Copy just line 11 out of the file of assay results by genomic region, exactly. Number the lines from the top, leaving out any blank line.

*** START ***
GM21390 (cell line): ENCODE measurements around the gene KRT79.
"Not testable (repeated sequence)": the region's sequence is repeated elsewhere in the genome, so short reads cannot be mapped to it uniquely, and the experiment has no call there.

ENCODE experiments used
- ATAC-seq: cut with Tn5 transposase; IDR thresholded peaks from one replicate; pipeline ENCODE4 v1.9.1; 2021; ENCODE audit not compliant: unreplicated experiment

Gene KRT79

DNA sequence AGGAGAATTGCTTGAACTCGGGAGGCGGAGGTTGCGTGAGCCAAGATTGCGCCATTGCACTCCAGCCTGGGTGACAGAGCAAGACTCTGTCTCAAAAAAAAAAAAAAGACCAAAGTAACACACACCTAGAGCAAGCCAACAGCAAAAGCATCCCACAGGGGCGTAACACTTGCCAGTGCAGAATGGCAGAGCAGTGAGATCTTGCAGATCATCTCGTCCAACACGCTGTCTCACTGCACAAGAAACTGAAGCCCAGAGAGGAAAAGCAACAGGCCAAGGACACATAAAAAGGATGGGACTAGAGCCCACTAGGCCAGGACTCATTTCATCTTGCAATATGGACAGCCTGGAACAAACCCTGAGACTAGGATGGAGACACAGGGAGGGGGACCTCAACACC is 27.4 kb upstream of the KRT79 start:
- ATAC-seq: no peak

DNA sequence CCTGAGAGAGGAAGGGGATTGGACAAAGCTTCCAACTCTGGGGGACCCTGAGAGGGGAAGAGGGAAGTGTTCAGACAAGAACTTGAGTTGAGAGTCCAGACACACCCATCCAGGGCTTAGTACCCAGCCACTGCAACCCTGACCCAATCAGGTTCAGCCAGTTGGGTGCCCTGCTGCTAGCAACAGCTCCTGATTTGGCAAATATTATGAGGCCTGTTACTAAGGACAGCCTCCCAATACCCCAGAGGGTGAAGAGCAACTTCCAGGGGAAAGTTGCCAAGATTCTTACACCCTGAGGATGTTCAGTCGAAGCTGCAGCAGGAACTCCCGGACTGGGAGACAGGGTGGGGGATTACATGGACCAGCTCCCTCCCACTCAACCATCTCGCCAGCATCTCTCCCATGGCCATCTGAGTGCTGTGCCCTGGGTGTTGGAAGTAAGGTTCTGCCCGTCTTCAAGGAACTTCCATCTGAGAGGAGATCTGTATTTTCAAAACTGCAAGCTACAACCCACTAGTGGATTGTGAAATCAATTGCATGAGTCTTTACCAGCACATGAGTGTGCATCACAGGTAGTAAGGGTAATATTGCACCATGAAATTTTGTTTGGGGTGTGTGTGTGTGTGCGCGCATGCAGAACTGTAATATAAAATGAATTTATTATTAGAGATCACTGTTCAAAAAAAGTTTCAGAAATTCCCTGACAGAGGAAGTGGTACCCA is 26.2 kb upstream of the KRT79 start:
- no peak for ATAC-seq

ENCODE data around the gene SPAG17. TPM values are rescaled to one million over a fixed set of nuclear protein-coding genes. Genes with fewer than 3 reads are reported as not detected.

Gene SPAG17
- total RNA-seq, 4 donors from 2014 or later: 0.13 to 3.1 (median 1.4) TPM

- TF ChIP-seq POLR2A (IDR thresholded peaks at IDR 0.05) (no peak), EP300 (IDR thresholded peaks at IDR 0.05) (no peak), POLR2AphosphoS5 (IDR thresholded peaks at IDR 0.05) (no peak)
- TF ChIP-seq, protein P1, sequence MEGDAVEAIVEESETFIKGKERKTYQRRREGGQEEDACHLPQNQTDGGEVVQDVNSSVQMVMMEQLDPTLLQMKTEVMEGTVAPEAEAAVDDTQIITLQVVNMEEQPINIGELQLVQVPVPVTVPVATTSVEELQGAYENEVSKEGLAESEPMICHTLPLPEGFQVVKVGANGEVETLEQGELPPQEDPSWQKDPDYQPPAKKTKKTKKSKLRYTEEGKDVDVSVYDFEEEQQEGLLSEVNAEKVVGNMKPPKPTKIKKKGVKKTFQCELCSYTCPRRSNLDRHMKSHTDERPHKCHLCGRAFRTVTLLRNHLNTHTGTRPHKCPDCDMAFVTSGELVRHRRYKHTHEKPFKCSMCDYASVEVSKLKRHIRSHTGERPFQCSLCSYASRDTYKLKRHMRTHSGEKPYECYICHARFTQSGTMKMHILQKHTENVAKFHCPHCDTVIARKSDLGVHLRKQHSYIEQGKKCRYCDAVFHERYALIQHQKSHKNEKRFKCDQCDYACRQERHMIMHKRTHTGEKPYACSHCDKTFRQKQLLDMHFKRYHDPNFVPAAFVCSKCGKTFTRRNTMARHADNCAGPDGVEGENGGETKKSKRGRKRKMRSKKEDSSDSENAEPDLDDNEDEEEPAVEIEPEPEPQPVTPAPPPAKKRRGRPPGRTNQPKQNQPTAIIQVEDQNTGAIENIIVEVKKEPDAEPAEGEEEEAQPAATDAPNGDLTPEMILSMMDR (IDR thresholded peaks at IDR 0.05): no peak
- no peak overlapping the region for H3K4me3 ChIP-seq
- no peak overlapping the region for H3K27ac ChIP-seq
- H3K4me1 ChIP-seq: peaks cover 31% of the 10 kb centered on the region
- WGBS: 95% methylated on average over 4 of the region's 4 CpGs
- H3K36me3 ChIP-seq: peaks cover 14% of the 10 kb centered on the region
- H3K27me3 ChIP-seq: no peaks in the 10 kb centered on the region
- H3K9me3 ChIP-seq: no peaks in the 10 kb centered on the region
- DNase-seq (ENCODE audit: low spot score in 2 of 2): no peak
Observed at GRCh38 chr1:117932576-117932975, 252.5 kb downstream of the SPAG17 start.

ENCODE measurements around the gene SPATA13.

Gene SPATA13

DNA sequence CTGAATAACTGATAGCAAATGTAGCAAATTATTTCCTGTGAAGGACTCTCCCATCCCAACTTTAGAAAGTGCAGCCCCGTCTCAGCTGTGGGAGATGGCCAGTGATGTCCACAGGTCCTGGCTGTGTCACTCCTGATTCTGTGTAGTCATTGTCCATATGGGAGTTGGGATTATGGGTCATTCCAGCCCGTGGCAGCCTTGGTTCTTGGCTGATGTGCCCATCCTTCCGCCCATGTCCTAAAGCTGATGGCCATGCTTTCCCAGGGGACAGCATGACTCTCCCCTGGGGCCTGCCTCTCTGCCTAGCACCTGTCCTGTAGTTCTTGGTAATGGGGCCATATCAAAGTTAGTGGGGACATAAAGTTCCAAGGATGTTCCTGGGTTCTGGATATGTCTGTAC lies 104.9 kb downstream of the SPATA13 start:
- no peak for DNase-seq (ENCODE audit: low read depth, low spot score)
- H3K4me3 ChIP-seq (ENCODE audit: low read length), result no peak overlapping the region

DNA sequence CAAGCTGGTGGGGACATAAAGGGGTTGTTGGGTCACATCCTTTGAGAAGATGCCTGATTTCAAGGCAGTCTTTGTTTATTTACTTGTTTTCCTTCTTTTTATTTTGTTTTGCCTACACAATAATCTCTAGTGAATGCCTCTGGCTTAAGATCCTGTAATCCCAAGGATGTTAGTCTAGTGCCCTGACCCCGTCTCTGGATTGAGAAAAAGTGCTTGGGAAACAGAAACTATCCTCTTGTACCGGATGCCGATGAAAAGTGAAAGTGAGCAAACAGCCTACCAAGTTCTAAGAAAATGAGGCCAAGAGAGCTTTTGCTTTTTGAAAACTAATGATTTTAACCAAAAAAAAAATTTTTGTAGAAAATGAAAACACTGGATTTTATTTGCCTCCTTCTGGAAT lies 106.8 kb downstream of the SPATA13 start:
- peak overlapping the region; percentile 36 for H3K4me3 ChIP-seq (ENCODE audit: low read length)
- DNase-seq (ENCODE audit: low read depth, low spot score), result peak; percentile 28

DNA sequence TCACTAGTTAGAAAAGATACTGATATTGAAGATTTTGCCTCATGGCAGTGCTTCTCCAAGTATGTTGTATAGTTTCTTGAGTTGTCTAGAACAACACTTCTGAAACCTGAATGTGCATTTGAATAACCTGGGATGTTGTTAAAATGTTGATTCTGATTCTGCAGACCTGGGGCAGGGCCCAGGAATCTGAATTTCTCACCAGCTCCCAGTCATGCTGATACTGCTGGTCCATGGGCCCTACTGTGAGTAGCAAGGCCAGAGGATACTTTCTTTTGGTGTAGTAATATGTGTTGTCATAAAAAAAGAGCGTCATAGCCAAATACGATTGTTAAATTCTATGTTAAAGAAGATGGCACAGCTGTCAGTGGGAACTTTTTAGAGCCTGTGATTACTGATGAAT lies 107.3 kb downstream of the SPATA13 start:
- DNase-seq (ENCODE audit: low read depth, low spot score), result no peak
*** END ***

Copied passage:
Gene SPAG17